For years people would ask me if I had ever been to Hawaii. They were always amazed when I said no. I have been to plenty of tropical islands but I was saving America’s tropics. I knew that I would always be able to travel there. As one of the states I know it was unlikely to experience civil unrest like the Galapagos or the Seychelles.
I also had read much a bout the human and natural history. And like many places in the world the original inhabitants – human, animal and plant- had suffered greatly.
So for the first time recently I traveled to Maui. Most people consider Hawaii to be a paradise and I guess in many senses it is. But alas sometimes it is a disadvantage to be a naturalist. I knew how much was lost. I knew that in 18?? a barrel full of mosquito larvae was intentionally released by an irate whaling captain. These insects carried avian malaria and within a very short time, many of the native birds up to 3000′ in elevation were wiped completely off the face of the earth. Pigs brought by the colonizing Polynesians had thoroughly altered the botanical landscape by eating almost every plant.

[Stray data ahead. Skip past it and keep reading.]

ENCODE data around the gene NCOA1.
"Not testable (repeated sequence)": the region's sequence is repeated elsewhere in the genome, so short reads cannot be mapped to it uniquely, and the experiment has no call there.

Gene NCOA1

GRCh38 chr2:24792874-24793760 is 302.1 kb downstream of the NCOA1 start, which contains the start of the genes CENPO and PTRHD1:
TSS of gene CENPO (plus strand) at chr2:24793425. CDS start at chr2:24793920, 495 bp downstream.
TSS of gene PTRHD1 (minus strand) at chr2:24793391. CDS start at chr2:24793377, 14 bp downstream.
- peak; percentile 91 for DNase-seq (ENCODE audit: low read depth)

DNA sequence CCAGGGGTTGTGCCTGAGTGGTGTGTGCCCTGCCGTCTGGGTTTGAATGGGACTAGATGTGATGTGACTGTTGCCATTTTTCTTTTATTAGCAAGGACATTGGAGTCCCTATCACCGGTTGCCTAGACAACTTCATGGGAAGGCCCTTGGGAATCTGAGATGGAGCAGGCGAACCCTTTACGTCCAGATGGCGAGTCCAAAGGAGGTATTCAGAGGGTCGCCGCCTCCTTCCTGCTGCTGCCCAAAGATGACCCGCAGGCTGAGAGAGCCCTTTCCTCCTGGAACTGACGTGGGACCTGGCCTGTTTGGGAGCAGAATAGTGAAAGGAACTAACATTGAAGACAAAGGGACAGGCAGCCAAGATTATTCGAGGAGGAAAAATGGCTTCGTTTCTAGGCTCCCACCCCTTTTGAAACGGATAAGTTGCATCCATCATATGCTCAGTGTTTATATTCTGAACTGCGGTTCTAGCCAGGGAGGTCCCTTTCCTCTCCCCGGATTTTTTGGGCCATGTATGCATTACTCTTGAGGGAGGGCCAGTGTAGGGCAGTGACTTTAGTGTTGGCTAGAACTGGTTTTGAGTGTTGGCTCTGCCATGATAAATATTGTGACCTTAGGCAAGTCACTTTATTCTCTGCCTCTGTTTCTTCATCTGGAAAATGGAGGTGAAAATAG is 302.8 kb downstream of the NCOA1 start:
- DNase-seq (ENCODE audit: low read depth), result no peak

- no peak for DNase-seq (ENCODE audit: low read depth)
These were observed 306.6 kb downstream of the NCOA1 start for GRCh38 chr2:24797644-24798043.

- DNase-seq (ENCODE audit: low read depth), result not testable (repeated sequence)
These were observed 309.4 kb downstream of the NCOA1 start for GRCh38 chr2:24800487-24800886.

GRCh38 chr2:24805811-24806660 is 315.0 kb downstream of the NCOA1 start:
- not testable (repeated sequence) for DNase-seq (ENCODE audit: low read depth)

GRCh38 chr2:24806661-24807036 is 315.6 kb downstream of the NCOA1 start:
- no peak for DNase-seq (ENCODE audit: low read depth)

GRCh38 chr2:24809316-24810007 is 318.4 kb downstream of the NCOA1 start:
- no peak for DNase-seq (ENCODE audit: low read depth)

Those species not driven to extinction by pigs where further decreased as a result of the introduction of exotic plants from the four corners of the tropical world.
A litany of environmental ills affect the islands today. I saw Australian pines, rainbow eucalyptus, Indian myna birds, cardinals, English sparrows, Indian mongooses, cattle egrets, lantanas, hibiscus, house geckos, bullfrogs- all species from other parts of the world. Few modern Haw have any clue bout the overwhelming abundance of non-native species.
How ironic that the Maui flower is the Bird of Paradise. A plant native to the jungles os Southeast Asia.
This is Michael Ellis with a perspective.